I contacted friend and Author Martha Randolph Carr to see if she’d be willing to give IU readers a sneak-peek at her latest thriller, “WIRED.” She happily complied with enough material to make into a series of sneak-peeks!
Martha describes “WIRED” as an old school thriller set in 1989 just before the age of the internet, cell phones, home computers or even ATM’s. She invites the reader to “Enjoy reading about an era that had more in common with the technology of 1889 than 2011 and a time when people had to lay eyes on each other and communicate face to face if they were going to stop a killer.”
Available as an e-book on Amazon, Barnes and Noble, Smashwords, and iTunes.
Also, be sure to check out Martha’s excellent website. Without further ado, we present the first excerpt from Martha Randolph Carr’s “WIRED.”
A piece of hair lifted in the breeze, gently rolling before settling back against an ear. Flies and gnats darted around, buzzing at the upturned ear, but no hand was raised to bat them away. The morning was cool with a light breeze that raised the fine, downy hair all along her back and down her slim bottom, stopping where she had carefully shaved all the hair from her thighs to her toes.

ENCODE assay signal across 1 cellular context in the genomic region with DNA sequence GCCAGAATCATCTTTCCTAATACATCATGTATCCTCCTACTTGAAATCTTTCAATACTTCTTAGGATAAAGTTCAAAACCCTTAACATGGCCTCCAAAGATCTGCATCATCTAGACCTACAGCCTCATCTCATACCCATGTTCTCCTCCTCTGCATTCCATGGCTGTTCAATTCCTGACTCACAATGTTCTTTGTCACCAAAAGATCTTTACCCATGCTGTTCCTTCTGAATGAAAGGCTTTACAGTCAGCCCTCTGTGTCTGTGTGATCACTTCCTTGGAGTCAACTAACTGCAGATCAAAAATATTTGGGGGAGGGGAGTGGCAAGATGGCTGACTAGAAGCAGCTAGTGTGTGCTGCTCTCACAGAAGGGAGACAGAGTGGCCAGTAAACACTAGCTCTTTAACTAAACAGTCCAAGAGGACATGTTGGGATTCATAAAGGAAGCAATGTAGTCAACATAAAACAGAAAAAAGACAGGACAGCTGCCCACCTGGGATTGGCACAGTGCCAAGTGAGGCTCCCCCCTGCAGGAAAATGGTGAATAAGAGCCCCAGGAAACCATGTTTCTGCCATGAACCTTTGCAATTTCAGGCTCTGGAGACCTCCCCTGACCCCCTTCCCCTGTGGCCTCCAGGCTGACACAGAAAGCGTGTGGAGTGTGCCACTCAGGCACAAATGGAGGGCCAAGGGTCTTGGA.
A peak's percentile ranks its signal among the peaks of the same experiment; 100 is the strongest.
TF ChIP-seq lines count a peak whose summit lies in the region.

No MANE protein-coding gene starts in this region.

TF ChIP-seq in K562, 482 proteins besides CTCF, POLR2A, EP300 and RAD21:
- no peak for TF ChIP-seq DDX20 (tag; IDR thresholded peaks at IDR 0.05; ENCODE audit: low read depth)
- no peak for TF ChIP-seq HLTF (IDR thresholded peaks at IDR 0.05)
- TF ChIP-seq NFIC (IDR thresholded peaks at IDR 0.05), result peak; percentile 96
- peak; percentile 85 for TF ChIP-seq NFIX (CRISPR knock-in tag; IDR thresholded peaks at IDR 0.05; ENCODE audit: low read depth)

Her face looked out toward the large dirt parking lot that curved around in the shape of a half-moon. If she had lifted herself up onto an elbow, she would have seen the edge of the bluff and the beginning of the tall grass and weeds that marked the steep descent down toward the old parts of town.
Her arms were stretched out to one side, the hands coming together in what looked like a last prayer. Whoever had laid her there had been gentle when they were putting her down. She hadn’t been dropped and left.
From a distance, particularly in the headlights that night, she looked as if she were sleeping with her knees curled up to meet her elbows. A guy honked his horn a few times before getting agitated and throwing his car into park. Told his girlfriend in the seat next to him to wait as he pushed the door open and stomped over to tell the girl to get out of the way, sleep it off at home.
Later, he’d shake and cry as he called the police, trying to explain what he knew, who he saw. Tell them that the girl was in his class at school, that he had seen her earlier that day, that her skin was so cold to the touch. He’d have nightmares about it for years to come, each time snapping awake before he touched the body and felt the skin slacken under his fingers.
The summer was about to take an ugly turn for the worse, for everyone.
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